Your media organisation and its unique role
The corporate plan is the most important tool in a media chief executive’s toolbox. Without it the media organisation can become lost and directionless. But with a strong corporate plan, staff and management are brought together, become a positive focus for change, and drive the media business forward. So it’s important to get it right. This is how to do it.
Writing a corporate plan should make running your media operation easier not more complicated, so don’t make the process complex.
The corporate plan should set out the vision for the media organisation, identify the target audience and its information needs, clarify who does what and why they do it, and set clear objectives that are cascaded down through every department and unit and which include every individual.
Corporate plans should be for a specified time period – too short and they don’t allow you to identify core and long-term value; too long and, over time, they become outdated and irrelevant. Five years is a realistic time-frame.
The more comprehensive and inclusive the discussion about the corporate plan is, the more likely it is that it will be realistic and achievable.
However, it’s not possible to include every member of your staff in the drafting process, so make sure the people you invite to discuss and draft the corporate plan are representative of a wide variety of views in your news organisation.
Select a moderator for the process who is a friend of the organisation, but does not have a vested interest in one part of it or another.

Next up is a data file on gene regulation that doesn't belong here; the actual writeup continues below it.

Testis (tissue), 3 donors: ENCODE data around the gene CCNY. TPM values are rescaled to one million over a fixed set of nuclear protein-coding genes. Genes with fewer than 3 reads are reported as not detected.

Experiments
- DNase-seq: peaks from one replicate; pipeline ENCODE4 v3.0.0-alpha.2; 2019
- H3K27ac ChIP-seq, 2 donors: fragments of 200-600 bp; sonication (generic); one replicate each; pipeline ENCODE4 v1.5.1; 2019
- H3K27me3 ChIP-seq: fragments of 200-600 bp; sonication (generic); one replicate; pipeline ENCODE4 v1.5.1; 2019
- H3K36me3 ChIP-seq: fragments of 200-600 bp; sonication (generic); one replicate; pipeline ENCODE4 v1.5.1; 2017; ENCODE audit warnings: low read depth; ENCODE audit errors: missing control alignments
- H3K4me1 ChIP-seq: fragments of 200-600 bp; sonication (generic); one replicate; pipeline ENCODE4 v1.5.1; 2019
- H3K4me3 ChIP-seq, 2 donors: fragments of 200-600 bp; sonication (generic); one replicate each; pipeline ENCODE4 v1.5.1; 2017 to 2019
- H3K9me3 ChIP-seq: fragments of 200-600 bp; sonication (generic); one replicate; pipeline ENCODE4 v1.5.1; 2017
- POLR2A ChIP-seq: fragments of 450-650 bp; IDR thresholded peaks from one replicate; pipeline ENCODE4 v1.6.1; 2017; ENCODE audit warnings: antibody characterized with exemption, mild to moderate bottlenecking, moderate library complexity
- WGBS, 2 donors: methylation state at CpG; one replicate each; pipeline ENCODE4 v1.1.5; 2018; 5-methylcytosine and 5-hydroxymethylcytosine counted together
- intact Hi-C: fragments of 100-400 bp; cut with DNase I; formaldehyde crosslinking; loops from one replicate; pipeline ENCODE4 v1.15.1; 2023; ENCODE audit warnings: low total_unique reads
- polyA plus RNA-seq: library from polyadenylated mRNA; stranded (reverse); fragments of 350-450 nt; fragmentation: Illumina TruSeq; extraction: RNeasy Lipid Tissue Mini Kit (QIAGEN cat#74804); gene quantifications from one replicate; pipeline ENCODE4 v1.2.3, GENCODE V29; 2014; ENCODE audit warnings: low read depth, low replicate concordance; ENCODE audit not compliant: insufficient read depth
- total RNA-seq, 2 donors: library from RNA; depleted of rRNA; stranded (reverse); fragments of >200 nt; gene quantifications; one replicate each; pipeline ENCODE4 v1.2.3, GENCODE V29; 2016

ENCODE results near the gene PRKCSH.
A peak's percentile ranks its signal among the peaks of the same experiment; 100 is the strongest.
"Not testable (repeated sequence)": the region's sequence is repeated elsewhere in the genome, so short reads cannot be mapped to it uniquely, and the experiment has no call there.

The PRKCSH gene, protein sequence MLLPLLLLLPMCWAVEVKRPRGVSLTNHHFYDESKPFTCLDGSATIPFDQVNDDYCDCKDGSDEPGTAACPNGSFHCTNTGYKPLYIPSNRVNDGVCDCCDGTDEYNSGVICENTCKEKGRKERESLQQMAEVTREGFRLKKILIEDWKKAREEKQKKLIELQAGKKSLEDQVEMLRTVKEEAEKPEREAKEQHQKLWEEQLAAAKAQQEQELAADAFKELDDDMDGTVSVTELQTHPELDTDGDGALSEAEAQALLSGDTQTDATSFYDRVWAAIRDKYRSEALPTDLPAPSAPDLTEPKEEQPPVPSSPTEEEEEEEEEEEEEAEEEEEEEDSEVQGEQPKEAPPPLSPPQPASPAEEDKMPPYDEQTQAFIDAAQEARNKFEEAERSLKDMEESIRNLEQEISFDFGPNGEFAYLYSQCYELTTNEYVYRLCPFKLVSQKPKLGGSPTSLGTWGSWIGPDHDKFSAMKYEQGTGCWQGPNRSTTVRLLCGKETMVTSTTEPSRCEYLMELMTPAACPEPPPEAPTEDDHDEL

A corporate plan sets out your unique differential
Start by doing a realistic market scan so you know who your audiences are, what competition you have, the values your staff and mangers need to demonstrate, and what your unique market differential is.
Then distil all of that into one readily-understood, easy to communicate sentence which you can use as the basis of your corporate plan.
This sentence or phrase is essentially a mission statement, so make sure every word merits a place in it, and that the mission statement covers everything you do or would like to do.
Make sure the mission statement is ambitious enough to be challenging, but realistic enough to be potentially achieved.
An example of such a statement might be “To make appealing content for the people with a well-trained, well managed staff using a variety of funding sources”.
Next, expand each part of the phrase and explain what it means in practice.
In the example above, describe what “making appealing content for the people” actually means in bullet points. Identify targets for each of the bullet points which can be measured with a time frame.
At the end of this process, you will have established what you hope to achieve over the lifetime of your corporate plan and a framework for how to measure your progress against it.
Making your corporate plan relevant and useful
Now you have a corporate plan it needs to be translated into an action plan.
Your senior management team should identify the resources (human, material etc.) they need in order to deliver the corporate plan on a divisional or directorate level.
This document should also contain a more detailed description of the major activity to be carried out in the first year to support the corporate plan, and an outline for the second and third years. Each director now has an individual work plan.
The document should also describe what each of the units plans to do along with measurable targets for each unit and the resources needed. Each unit manager now has an individual work plan.
You now have a divisional plan. Each unit manager now discusses with each member of staff a work plan with measurable targets and objectives for the year ahead. This can also be linked to performance related pay if required.
Each member of staff now has an individual work plan which is directly related to the corporate plan with individual, unit, divisional and corporate objectives